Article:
Department of Communications and the Arts (Australia)
|Formed||21 September 2015|
|Dissolved||31 January 2020|
|Jurisdiction||Commonwealth of Australia|
The Australian Department of Communications and the Arts was a department of the Government of Australia charged with responsibility for communications policy and programs and cultural affairs.
In December 2019, prime minister Scott Morrison announced that the department would be merged into a new "mega department", the new Department of Infrastructure, Transport, Regional Development and Communications. In response to criticism from the arts sector, Paul Fletcher, Minister for Communications and the Arts said that the merger was merely administrative and would not result in budget cuts.
The department was created in September 2015 following Malcolm Turnbull becoming prime minister, replacing the Department of Communications, and transferring responsibility for the arts from the Attorney-General's Department.
- Postmaster-General's Department (1 January 1901 – 22 December 1975)
- Department of the Media (19 December 1972 – 22 December 1975)
- Postal and Telecommunications Department (22 December 1975 – 3 November 1980)
- Department of Communications (3 November 1980 – 24 July 1987)
- Department of Transport and Communications (24 July 1987 – 23 December 1993)
- Department of Communications (23 December 1993 – 30 January 1994)
- Department of Communications and the Arts (30 January 1994 – 21 October 1998)
- Department of Communications, Information Technology and the Arts (21 October 1998 – 3 December 2007)
- Department of Broadband, Communications and the Digital Economy (3 December 2007 – 18 September 2013)
- Department of Communications (18 September 2013 – 21 September 2015)
The Administrative Arrangements Order made on 21 September 2015 detailed the following responsibilities to the department:
- Broadband policy and programs
- Postal and telecommunications policies and programs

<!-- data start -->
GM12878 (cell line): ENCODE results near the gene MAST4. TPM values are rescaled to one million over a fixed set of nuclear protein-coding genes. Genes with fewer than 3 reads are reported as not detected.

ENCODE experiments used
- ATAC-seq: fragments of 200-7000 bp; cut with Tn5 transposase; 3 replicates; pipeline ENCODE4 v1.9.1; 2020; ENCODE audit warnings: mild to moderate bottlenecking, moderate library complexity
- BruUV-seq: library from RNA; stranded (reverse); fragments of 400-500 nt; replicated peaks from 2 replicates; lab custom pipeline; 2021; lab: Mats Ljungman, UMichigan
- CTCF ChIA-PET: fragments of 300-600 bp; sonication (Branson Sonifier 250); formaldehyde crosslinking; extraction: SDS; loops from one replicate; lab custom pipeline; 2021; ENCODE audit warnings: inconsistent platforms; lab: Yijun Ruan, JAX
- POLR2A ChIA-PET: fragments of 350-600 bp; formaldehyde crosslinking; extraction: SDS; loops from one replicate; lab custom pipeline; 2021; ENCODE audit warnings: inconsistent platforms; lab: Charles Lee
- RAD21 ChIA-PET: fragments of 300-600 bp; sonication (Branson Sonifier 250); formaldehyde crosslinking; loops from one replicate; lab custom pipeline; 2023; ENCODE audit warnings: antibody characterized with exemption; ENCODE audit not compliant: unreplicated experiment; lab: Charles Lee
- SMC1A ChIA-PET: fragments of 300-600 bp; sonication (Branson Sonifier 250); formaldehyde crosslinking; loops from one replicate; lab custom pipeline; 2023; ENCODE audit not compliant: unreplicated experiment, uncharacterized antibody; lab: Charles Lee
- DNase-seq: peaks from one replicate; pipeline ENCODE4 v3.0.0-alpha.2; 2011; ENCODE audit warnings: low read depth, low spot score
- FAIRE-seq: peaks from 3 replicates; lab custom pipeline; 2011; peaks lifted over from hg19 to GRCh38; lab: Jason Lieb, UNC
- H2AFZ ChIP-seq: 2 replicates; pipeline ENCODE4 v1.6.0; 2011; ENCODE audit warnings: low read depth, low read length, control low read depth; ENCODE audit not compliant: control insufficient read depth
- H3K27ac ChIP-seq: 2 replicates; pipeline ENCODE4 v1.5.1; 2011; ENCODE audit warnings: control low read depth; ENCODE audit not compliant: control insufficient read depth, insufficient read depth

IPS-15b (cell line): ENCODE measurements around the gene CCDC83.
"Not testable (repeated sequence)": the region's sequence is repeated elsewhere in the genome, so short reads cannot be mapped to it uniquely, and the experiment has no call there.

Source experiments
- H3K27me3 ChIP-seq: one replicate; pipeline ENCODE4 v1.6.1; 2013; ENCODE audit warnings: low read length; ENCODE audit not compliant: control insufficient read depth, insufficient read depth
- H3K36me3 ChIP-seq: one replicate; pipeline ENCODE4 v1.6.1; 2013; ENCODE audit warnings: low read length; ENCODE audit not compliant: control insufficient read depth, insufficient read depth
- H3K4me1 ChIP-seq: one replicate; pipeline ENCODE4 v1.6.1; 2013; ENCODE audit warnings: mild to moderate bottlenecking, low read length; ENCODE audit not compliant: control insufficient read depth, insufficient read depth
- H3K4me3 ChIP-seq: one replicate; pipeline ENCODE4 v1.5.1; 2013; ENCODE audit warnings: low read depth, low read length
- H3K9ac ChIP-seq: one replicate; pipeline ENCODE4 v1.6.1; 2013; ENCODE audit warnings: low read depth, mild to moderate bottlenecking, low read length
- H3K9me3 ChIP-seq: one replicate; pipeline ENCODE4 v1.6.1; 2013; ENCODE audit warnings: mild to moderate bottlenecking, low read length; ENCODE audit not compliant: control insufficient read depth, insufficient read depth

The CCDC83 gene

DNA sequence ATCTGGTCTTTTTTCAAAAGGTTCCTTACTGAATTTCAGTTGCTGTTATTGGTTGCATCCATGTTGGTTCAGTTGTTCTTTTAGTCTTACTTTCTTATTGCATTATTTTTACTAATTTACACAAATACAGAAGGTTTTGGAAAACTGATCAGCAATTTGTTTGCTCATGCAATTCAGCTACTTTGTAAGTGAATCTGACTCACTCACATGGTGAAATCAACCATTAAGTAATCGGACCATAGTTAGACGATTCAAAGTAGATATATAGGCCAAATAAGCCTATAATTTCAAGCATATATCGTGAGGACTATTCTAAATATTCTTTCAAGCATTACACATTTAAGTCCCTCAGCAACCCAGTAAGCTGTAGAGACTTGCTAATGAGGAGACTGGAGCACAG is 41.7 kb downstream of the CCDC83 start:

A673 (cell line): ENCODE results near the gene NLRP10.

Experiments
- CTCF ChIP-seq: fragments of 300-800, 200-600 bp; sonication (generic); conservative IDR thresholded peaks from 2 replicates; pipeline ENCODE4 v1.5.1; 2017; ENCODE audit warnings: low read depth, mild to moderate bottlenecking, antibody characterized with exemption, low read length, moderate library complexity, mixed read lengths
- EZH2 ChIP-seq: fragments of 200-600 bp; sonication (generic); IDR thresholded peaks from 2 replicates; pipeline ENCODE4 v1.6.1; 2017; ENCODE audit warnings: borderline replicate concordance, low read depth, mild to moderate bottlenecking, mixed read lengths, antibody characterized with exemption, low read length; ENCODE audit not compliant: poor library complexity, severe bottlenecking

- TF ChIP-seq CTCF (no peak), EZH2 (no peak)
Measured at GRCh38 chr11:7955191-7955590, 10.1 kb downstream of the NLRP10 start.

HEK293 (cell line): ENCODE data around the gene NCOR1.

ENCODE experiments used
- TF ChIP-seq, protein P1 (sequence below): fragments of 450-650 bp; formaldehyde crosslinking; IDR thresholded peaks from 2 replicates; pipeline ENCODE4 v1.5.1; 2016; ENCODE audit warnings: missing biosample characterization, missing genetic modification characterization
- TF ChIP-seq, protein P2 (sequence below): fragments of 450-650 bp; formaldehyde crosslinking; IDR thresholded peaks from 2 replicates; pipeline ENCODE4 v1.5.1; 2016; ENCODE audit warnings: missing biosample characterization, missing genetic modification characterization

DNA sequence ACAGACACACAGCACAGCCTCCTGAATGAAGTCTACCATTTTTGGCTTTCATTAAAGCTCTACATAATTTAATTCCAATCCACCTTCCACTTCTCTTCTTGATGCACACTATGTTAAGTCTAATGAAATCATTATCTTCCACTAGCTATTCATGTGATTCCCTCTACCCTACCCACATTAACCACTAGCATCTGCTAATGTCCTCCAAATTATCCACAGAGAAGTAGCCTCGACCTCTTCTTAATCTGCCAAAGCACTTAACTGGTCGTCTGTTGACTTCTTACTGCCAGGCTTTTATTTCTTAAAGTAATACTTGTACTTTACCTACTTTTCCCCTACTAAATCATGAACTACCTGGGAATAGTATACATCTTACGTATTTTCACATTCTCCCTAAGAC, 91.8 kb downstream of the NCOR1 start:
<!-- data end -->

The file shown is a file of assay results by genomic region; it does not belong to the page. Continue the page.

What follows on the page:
- Spectrum policy management
- Broadcasting policy
- National policy issues relating to the digital economy
- Content policy relating to the information economy
- Cultural affairs, including movable cultural heritage and support for the arts
- As part of this function, the department administers a programme relating to the return of Aboriginal Australian human remains and cultural objects, the International Repatriation Program (IRP). This programme "supports the repatriation of ancestral remains and secret sacred objects to their communities of origin to help promote healing and reconciliation" and assists community representatives work towards repatriation of remains in various ways.[note 1]
Language revival project
As of 2020[update], the department is funding the Priority Languages Support Project, being undertaken by First Languages Australia. The project aims to "identify and document critically-endangered languages – those languages for which little or no documentation exists, where no recordings have previously been made, but where there are living speakers". It has so far prioritised 20 languages
- ^ There was previously a domestic Return of Indigenous Cultural Property (RICP) program run by the former Department of Environment, Water, Heritage and the Arts (DEWHA – 207-2010), which supported the return of both human remains and secret sacred objects from institutions within Australia, but it looks as if the functionality has been incorporated in IRP.
- ^ Baker, Nick (11 December 2019). "Government defends axing arts department as a 'good opportunity' for artists". SBS News. Retrieved 9 February 2021.
- ^ Minute Paper for the Executive Council, Executive Council Meeting No. 21 (PDF), Federal Executive Council, 21 September 2015, archived from the original (PDF) on 30 September 2015, retrieved 4 October 2015
- ^ "Administrative Arrangements Order". Commonwealth of Australia. 21 September 2015. Retrieved 20 October 2015.
- ^ "Indigenous repatriation". Australian Government. Department of Communications and the Arts. Retrieved 5 May 2019.
- ^ "Aboriginal remains repatriation". Creative Spirits. Retrieved 5 May 2019.
- ^ "Priority Languages Support Project". First Languages Australia. Retrieved 13 January 2020.